Both officers survived.

64-17978 (SR-71A) Nicknamed the "Rapid Rabbit", this aircraft was written
off on 20 July 1972 during the roll out phase of its landing. The pilot,
Captain Dennis K. Bush, had practiced a rapid deploy-jettison of the braking
parachute. A go-around was initiated after the chute was jettisoned. On the
next landing attempt, the aircraft touched down slightly "hot" but had no
chute to reduce the aircraft's speed. The pilot was unable to keep the plane
on the runway. A wheel truck hit a concrete barrier. The aircraft suffered
significant damage. The pilot and the RSO, Captian James W. Fagg escaped
without injury.

A total of 20 Lockheed Blackbirds have been lost due to a variety of
accidents; however, not one was shot down by unfriendly forces!
----- Original Message -----
From: "Patrick Jankowiak" <>
To: "Military Vehicles Mailing List" <>
Sent: Sunday, February 02, 2003 2:43 AM
Subject: Re: [MV] Columbia and escape modules...

> Nonetheless, a large spherical fuel tank survived intact today.
> whether anyone riding in a similarly made but larger escape device
> would not have been roasted or smashed to pieces inside it is another
> story.
> Chris Davis wrote:
> >
> > Now that you mention it, I remember that "entire cockpit" option too...
> > I also remember a bit from the movie "Apollo 13" (I was alive for the
> > actual event, but too young to pay much attention) anyway in the movie
> > talk about the re-entry of the capsule having to occur at very precise
> > angles and speeds or the thing would burn up (despite its shielding) or
> > skip off the atmosphere like a stone skipping on a lake....
> >
> > Even with todays computer controls, I bet it would be difficult to
> > a cockpit pod and get the attitude and direction right after the
> > separation. Things have to be happening awfully fast at that speed.
> >
> > As for the funding cuts of past administrations... I agree with you.
> > should have had more, not less funding. (And should today.)
> >
> > Chris Davis
> >
> > Chris DavisAt 04:04 PM 2/1/03 -0600, J Travis wrote:
> > >As I recall, one of the proposals put forward after Challenger was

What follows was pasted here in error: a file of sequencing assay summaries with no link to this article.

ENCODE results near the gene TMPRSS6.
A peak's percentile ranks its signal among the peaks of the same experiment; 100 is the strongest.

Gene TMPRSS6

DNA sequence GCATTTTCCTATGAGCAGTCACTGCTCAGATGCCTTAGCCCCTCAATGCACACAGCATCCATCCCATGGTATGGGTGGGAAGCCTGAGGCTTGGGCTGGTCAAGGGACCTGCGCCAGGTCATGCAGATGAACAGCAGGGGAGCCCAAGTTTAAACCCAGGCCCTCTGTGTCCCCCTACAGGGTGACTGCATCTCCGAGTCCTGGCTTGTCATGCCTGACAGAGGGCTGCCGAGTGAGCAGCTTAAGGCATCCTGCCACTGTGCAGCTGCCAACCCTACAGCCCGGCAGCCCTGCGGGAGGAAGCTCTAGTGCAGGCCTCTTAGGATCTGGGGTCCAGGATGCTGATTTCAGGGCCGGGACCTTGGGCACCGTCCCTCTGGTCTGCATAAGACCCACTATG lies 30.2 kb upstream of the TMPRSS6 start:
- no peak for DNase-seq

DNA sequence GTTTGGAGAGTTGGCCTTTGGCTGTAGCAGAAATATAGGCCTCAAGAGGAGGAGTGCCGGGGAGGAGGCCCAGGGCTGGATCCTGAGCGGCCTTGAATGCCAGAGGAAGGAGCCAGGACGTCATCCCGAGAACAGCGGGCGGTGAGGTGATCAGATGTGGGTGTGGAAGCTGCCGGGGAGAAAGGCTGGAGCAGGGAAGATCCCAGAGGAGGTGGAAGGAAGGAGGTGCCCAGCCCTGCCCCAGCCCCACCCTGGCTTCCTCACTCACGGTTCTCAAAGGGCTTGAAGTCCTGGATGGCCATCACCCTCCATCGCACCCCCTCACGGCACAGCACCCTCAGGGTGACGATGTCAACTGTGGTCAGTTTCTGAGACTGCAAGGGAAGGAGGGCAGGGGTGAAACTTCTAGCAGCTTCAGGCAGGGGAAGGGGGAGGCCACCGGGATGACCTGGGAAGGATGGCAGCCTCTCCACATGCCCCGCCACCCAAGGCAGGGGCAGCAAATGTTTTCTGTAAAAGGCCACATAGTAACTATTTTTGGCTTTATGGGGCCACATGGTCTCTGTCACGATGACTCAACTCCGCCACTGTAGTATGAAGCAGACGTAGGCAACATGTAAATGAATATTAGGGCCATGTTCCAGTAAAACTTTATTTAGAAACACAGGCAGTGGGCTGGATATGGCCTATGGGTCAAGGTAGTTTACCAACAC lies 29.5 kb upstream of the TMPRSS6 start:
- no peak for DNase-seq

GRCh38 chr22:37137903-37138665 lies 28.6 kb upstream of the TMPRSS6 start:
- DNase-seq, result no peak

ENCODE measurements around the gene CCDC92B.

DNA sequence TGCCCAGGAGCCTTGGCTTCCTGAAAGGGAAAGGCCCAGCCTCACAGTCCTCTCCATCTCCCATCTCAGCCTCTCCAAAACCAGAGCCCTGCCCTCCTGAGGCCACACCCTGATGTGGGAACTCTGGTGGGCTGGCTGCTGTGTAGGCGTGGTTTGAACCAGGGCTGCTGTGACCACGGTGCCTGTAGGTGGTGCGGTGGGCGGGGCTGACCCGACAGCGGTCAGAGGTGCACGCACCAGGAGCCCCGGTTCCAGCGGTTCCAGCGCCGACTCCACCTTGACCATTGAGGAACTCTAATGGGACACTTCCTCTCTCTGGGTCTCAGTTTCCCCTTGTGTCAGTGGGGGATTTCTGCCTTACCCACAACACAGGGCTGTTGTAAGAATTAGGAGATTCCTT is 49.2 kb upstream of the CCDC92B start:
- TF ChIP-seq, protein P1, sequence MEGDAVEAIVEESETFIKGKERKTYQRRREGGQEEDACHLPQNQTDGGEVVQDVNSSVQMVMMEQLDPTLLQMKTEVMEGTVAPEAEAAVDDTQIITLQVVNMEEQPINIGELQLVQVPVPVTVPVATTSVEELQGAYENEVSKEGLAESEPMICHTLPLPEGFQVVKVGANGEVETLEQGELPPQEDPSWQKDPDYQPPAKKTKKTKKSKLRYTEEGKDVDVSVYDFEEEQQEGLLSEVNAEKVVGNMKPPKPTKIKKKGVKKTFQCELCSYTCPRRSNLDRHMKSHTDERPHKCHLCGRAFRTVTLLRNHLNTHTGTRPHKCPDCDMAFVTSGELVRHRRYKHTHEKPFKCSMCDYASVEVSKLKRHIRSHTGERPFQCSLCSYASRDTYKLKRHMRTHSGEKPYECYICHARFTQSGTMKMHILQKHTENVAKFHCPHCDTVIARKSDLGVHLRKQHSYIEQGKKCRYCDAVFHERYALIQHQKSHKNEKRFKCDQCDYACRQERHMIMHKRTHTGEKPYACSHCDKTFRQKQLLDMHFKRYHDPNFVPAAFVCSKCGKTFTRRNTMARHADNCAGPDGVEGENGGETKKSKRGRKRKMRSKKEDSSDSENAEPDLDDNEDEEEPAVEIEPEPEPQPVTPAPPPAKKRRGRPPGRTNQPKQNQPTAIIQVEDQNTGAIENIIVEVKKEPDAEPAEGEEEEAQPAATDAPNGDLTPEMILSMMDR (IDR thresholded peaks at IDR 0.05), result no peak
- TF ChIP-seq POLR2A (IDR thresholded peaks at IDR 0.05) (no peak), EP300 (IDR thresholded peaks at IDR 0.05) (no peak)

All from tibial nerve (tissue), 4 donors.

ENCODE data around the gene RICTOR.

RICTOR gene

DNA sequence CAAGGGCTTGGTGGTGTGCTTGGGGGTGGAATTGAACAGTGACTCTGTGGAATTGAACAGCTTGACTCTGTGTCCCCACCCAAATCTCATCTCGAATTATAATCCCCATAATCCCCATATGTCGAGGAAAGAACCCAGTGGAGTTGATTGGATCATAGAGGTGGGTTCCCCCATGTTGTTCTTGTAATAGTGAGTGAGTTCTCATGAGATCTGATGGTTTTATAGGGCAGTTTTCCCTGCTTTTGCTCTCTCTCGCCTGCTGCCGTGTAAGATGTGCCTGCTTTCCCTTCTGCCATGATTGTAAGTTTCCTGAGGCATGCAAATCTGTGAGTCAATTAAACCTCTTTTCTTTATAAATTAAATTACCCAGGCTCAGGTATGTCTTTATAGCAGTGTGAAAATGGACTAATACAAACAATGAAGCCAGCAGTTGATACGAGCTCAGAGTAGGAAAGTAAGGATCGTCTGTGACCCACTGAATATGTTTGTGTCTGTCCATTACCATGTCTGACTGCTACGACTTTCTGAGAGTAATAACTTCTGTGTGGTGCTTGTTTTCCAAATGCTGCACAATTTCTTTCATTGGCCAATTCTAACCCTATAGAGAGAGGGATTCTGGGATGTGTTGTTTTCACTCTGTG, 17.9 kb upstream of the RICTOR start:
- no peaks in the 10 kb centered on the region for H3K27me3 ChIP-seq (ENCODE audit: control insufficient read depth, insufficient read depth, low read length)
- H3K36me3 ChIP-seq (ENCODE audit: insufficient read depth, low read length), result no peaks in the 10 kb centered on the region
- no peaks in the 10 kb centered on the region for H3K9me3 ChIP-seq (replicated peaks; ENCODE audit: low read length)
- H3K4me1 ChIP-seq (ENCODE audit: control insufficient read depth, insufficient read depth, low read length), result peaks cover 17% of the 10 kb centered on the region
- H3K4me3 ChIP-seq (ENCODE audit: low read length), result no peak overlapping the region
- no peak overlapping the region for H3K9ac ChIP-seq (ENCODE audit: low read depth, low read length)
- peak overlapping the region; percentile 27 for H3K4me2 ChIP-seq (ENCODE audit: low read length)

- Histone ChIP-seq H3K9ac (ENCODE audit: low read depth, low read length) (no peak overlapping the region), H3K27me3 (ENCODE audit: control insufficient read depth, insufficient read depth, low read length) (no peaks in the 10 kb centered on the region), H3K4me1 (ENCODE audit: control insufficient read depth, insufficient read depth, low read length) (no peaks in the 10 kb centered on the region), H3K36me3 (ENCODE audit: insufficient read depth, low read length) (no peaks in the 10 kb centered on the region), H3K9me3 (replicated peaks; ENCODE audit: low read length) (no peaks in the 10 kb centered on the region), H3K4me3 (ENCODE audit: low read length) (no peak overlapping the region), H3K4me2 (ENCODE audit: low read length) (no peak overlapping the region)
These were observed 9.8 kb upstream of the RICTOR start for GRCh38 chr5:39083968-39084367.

> > >analyzed was for a cockpit "module" that could be seperated and would
> > >contain the entire crew, similar in function to the F-111 and the B1-B
> > >bombers (although engineered to meet the greater loads). It was later
> > >decided that it would be too expensive to retrofit the shuttles for
> > >budget during the Clinton administration.
> > >
> > >Jay Travis
> > >
> > >Chris Davis wrote:
> > >
> > >>Hi Jay, and list...
> > >>
> > >>Sad day for all of us, but I don't think the escape module would have
> > >>helped in this instance. If I remember right, the design was based on
> > >>launch failure like Challenger's... not a "pod" that would withstand
> > >>re-entry speeds and heat.
> > >>
> > >>Chris Davis
> > >>MVPA#20000
> > >>Lake Elsinore, CA
> > >>
> > >>At 12:23 PM 2/1/03 -0600, J Travis wrote:
> > >>
> > >>>> Looks like that decision to cut costs by eliminating the crew
> > >>>>module to save on the budget might not have been such a great idea
> > >>>>all, huh? Thanks, Mr. Clinton. I'm sure all those public school
> > >>>>copies of "Billy has Two Daddies" bought with the "savings" on the
> > >>>>budget are a real comfort to the families of the astronauts...
> > >>>>
> > >>>>What we REALLY need is to go ahead and fund the development of the
> > >>>>plane, to replace the Orbiter (space shuttle) system that SHOULD
> > >>>>been done in the late eighties. But between cutting the NASA budget
> > >>>>fund politically motivated social agendas and not being willing to
> > >>>>overhaul the industry built around continuing the support of this
> > >>>>obsolete technology, we now find ourselves right back where we were
> > >>>>1986 with Challenger. My sympathies to the families of those lost
> > >>>
> > >>>
> > >>>
> > >>>Jay Travis
> > >>>
> > >>>
> > >>>Ryan Gill wrote:
> > >>>
> > >>>>At 9:48 AM -0500 2/1/03, Alan R Wise wrote:
> > >>>>
> > >>>>>Terrible day, February 1, 2003.
> > >>>>
> > >>>>
> > >>>>
> > >>>>Damn it.
> > >>>
> > >>>
> > >>>
> > >>>
> > >>>
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> > >>
> > >>
> > >>
> > >>
> > >>
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> > >
> > >
> > >
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> > >
> >